Skip to main content

Events at the Lepage Center

UPCOMING EVENTS | View past events >>

 

Virtual events

 

During the Covid-19 pandemic, The Lepage Center will host virtual "Lunch @ Lepage" as a forum for camaraderie, conversation, and examining world events through the prism of history.

On Wednesdays, we invite students, faculty, and staff as well as members of the broader community to join us for our summertime “Lunch @ Lepage” from 12:30 p.m. to 1:30 p.m. via Zoom.

 

UPCOMING

August 12: Monuments & Memorials (Registration is required)

with special guest Whitney Martinko

This summer, protestors against white supremacy have sought to remove many monuments across the United States and beyond. Many of these protests re-energized or popularized calls to remove monuments to Confederate leaders. In Richmond, Virginia, for instance, protestors remade and toppled monuments across the city, Mayor Stoney removed Confederate statues along Monument Avenue, and historians explored how racist real estate developers erected these monuments as a lynchpin in their business plan. Yet this attention to monuments has moved beyond Confederate subjects to include colonizers, city mayors, eugenicists, and racist imagery. Join Dr. Whitney Martinko to learn about how historians are engaging in these conversations about monuments and their place in local communities.

Recent reporting:

  • Theresa Machemer on U.S. Christopher Columbus statues in Smithsonian Magazine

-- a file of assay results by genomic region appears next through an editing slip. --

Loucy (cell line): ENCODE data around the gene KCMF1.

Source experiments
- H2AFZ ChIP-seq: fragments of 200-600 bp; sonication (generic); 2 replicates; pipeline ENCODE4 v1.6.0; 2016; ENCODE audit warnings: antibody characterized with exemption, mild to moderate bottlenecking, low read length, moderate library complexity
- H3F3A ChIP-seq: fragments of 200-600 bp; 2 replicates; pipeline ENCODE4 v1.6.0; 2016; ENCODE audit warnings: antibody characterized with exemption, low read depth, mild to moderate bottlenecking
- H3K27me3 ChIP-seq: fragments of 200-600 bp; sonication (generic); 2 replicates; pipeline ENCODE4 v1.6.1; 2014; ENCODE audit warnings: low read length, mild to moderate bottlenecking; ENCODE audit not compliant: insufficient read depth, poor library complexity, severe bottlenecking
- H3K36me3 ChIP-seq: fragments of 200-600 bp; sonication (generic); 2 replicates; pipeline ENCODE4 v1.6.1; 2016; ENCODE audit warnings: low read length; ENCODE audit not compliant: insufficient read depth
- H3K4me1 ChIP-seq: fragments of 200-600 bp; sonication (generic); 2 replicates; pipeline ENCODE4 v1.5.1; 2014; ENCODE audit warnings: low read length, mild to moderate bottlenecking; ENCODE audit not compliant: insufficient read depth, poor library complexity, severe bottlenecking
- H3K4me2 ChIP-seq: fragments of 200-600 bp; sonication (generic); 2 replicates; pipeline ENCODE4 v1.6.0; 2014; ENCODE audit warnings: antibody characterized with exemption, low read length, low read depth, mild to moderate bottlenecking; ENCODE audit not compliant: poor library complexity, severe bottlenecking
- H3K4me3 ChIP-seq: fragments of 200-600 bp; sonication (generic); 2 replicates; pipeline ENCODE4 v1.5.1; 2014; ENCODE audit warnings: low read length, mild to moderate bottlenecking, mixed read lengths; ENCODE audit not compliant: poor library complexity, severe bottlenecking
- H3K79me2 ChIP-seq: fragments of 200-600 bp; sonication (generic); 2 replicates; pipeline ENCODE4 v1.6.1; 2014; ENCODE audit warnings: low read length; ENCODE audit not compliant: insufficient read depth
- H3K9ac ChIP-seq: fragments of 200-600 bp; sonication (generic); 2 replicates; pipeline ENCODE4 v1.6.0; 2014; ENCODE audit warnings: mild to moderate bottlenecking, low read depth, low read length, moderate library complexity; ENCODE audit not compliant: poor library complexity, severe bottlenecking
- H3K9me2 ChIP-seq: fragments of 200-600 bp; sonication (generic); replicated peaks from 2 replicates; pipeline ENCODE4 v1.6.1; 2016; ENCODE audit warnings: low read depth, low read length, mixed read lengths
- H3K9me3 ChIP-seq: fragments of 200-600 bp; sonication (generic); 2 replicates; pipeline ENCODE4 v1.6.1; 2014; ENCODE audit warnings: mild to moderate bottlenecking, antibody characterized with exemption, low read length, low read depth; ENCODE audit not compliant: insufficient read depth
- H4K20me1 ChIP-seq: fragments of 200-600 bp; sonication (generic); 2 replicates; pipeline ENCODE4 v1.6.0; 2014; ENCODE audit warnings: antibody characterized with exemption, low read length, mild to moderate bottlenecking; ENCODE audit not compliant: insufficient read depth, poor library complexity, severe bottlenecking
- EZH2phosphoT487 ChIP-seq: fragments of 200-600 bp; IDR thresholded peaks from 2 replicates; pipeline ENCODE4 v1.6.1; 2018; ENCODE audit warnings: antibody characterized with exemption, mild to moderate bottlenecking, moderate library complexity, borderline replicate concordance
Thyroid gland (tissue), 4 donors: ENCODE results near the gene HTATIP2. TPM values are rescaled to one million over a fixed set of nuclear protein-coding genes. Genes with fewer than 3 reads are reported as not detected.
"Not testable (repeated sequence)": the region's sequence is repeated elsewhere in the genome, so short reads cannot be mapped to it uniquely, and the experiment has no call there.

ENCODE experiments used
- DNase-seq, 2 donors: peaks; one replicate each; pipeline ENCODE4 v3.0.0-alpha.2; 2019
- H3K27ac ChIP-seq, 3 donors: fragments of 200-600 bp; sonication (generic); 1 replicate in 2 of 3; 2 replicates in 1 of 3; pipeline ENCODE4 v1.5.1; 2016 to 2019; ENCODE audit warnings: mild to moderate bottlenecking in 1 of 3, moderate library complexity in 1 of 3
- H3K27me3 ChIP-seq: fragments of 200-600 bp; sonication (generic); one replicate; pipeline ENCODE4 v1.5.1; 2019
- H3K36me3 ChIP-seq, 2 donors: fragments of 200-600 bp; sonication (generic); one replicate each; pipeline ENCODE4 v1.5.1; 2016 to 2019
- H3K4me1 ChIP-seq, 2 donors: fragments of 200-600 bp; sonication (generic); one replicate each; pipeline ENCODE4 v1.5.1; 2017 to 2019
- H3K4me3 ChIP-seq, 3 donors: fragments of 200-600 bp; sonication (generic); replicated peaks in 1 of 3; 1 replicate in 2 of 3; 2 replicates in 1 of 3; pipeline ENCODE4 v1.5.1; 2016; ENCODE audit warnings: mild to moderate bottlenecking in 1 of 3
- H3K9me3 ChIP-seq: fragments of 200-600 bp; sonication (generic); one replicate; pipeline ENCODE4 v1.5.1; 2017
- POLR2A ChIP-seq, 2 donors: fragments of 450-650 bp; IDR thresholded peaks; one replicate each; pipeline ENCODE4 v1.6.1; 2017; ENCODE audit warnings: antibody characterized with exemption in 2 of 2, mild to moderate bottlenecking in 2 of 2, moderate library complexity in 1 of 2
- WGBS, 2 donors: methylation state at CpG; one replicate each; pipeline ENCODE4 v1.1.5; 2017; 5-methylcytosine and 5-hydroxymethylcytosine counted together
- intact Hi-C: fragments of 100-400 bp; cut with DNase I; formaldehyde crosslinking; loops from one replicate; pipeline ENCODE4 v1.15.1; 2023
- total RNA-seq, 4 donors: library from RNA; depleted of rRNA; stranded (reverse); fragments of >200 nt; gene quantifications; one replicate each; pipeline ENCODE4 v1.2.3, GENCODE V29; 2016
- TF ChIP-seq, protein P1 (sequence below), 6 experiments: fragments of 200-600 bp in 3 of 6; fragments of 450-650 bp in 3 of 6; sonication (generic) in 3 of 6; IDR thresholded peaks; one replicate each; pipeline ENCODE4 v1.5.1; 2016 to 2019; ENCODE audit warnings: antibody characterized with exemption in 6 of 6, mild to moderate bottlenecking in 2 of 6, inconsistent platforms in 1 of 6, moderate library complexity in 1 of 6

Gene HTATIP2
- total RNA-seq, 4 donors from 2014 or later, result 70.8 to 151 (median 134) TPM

• Vanessa Fonseca-Chávez on Juan de Oñate statues in New Mexico on KJJZ
  • Nick Fiorellini on Hannah Duston monument in New Hampshire in The Guardian
  • Nora McGreevy on Theodore Roosevelt equestrian statue at the AMNH in Smithsonian Magazine

 

Activity:

 

Recommended Reading on Monument History:

  • Wendy Bellion's Iconoclasm in New York about the destruction of the King George III statue during the U.S. War for Independence
  • Lisa Blee and Jean M. O'Brien's Monumental Mobility about the history of Massasoit statue first erected near Plymouth Rock
  • Dell Upton's What Can and Can't Be Said about the creation of civil rights monuments in the U.S. South

 

PREVIOUS

August 5: Asian Immigration

with special guest Andrew Liu

This event already occurred. Below were the articles that guided the conversation:

 

July 22: Museums, Looting, Repatriation

with special guest Tim McCall

This event already occurred. Below were the articles that guided the conversation:

 

July 8: Looking back at the 4th of July: On the Challenges of Doing History in the Public Interest

with special guest Elizabeth Kolsky

This event already occurred. Below were the articles that guided the conversation:

 

June 24: What Can We Learn (If Anything) from a Plague in Athens 2,500 years ago?

with special guest Eliza Gettel

This event already occurred. Below were the articles that guided the conversation:

 

June 10: George Floyd and the Ensuing Protests

This event already occurred. Below were some of the articles and Tweets that guided the conversation:

 

Virtual "Lunch @ Lepage" occurs from 12:30 - 1:30pm via Zoom.

Registration is required. Email lepage@villanova.edu for the URL.

 

In-person events

 

All events will be held virtually through fall 2020.

Please check the Villanova website for COVID-19 updates.

General info:

Lepage Center for History in the Public Interest
College of Liberal Arts & Sciences
Villanova, PA 19085
Tel: (610) 519-4660

Web: lepage@villanova.edu
Twitter: @LepageCtr

In person:

The Lepage Center is located on the campus of Villanova University, inside the St. Augustine Center, Room 410.

Campus map >>

Media inquiries:

Please contact the Villanova University media relations department.